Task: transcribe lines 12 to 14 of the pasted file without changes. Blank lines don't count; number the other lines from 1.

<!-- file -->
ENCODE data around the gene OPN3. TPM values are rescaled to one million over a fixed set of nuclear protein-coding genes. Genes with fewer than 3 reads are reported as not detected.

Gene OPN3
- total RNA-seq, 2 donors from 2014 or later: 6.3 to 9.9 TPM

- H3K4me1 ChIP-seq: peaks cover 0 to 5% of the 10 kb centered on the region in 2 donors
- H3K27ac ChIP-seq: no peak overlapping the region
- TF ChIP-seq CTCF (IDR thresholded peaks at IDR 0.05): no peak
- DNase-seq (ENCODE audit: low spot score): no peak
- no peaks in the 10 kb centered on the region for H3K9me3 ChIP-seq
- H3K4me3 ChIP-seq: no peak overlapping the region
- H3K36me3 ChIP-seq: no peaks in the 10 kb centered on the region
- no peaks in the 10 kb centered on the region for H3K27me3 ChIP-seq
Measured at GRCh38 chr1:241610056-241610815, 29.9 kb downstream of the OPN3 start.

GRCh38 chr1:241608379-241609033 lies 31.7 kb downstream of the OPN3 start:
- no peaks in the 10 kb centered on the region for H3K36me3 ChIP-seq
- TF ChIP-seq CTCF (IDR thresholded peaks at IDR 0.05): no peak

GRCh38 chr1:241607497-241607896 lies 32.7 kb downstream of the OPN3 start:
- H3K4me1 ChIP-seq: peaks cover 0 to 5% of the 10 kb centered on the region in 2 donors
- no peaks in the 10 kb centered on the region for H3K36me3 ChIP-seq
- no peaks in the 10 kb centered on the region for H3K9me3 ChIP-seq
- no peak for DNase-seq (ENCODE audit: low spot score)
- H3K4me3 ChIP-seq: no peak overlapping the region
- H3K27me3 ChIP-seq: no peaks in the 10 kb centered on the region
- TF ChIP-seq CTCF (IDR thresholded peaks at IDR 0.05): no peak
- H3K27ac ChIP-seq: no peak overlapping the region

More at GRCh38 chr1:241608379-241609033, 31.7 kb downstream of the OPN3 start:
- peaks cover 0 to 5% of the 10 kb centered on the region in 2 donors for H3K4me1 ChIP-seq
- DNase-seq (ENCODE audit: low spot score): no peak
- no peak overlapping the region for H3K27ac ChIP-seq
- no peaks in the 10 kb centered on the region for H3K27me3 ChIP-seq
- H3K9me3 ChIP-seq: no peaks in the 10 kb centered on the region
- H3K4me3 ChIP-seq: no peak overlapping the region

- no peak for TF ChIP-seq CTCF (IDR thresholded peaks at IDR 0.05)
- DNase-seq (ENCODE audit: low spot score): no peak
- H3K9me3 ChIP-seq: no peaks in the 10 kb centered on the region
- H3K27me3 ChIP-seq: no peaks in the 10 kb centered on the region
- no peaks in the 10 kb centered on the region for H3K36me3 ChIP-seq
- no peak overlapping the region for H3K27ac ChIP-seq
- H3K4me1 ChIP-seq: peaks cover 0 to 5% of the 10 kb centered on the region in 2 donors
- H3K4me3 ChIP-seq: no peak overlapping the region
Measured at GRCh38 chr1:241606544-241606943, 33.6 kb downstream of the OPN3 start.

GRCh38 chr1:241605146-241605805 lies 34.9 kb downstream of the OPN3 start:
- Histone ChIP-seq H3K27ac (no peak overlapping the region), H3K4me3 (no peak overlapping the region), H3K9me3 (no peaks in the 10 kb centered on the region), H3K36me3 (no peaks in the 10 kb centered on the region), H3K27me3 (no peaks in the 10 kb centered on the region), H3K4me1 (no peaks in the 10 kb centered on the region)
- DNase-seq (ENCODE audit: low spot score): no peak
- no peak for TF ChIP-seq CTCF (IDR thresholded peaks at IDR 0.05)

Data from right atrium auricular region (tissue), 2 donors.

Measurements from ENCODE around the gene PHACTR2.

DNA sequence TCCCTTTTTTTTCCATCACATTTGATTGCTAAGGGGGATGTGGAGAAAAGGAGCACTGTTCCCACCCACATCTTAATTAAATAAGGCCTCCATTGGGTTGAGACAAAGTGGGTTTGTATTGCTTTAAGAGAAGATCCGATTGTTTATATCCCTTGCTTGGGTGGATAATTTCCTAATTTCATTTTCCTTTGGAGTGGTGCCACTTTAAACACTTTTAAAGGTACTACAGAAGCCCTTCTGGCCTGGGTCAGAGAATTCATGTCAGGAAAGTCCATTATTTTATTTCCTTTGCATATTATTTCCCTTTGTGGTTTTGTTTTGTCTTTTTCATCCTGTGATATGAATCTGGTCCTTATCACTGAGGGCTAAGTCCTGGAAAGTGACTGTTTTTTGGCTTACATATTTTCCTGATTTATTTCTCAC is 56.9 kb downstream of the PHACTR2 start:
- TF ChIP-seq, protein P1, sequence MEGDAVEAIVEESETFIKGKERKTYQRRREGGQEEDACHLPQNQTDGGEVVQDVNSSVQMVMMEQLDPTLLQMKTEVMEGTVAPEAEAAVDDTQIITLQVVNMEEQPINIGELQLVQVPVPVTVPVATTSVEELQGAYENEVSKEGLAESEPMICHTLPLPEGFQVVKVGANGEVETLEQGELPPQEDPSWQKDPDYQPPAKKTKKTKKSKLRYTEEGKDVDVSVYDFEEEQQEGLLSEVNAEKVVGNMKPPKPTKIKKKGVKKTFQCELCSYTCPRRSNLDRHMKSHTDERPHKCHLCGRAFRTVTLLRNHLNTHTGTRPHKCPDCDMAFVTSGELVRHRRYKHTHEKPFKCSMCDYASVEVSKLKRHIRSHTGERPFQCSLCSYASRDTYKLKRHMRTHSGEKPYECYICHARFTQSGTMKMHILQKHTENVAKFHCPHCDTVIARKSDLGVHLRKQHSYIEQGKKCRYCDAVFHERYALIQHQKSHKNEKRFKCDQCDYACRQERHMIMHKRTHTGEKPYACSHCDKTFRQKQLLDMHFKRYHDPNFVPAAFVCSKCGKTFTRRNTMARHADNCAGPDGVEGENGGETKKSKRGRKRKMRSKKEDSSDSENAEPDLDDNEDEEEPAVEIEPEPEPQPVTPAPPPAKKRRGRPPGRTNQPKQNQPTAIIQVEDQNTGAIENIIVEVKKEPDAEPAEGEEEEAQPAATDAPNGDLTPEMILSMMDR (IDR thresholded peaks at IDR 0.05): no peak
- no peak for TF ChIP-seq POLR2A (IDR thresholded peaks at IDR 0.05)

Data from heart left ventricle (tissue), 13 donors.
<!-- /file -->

Measured at GRCh38 chr1:241610056-241610815, 29.9 kb downstream of the OPN3 start.

GRCh38 chr1:241608379-241609033 lies 31.7 kb downstream of the OPN3 start:
- no peaks in the 10 kb centered on the region for H3K36me3 ChIP-seq